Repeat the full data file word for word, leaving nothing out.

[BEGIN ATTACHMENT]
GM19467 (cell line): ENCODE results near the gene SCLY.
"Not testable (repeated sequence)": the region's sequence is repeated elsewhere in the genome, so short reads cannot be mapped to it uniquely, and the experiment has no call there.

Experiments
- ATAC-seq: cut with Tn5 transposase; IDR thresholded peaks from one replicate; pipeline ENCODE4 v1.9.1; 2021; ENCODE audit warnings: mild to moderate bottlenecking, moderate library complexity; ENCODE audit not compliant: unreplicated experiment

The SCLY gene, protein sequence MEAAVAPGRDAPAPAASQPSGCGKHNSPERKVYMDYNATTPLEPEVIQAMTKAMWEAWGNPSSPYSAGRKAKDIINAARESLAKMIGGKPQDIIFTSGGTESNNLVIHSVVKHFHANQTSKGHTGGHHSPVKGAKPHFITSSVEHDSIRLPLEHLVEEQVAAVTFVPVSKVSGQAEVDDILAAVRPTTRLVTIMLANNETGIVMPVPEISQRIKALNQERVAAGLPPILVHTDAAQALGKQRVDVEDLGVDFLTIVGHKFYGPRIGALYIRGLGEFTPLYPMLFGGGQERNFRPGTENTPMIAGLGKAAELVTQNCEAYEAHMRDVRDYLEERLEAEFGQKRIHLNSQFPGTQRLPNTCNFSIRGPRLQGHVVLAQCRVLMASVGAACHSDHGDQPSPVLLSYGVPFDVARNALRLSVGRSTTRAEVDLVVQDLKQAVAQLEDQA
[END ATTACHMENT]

GM19467 (cell line): ENCODE results near the gene SCLY.
"Not testable (repeated sequence)": the region's sequence is repeated elsewhere in the genome, so short reads cannot be mapped to it uniquely, and the experiment has no call there.

Experiments
- ATAC-seq: cut with Tn5 transposase; IDR thresholded peaks from one replicate; pipeline ENCODE4 v1.9.1; 2021; ENCODE audit warnings: mild to moderate bottlenecking, moderate library complexity; ENCODE audit not compliant: unreplicated experiment

The SCLY gene, protein sequence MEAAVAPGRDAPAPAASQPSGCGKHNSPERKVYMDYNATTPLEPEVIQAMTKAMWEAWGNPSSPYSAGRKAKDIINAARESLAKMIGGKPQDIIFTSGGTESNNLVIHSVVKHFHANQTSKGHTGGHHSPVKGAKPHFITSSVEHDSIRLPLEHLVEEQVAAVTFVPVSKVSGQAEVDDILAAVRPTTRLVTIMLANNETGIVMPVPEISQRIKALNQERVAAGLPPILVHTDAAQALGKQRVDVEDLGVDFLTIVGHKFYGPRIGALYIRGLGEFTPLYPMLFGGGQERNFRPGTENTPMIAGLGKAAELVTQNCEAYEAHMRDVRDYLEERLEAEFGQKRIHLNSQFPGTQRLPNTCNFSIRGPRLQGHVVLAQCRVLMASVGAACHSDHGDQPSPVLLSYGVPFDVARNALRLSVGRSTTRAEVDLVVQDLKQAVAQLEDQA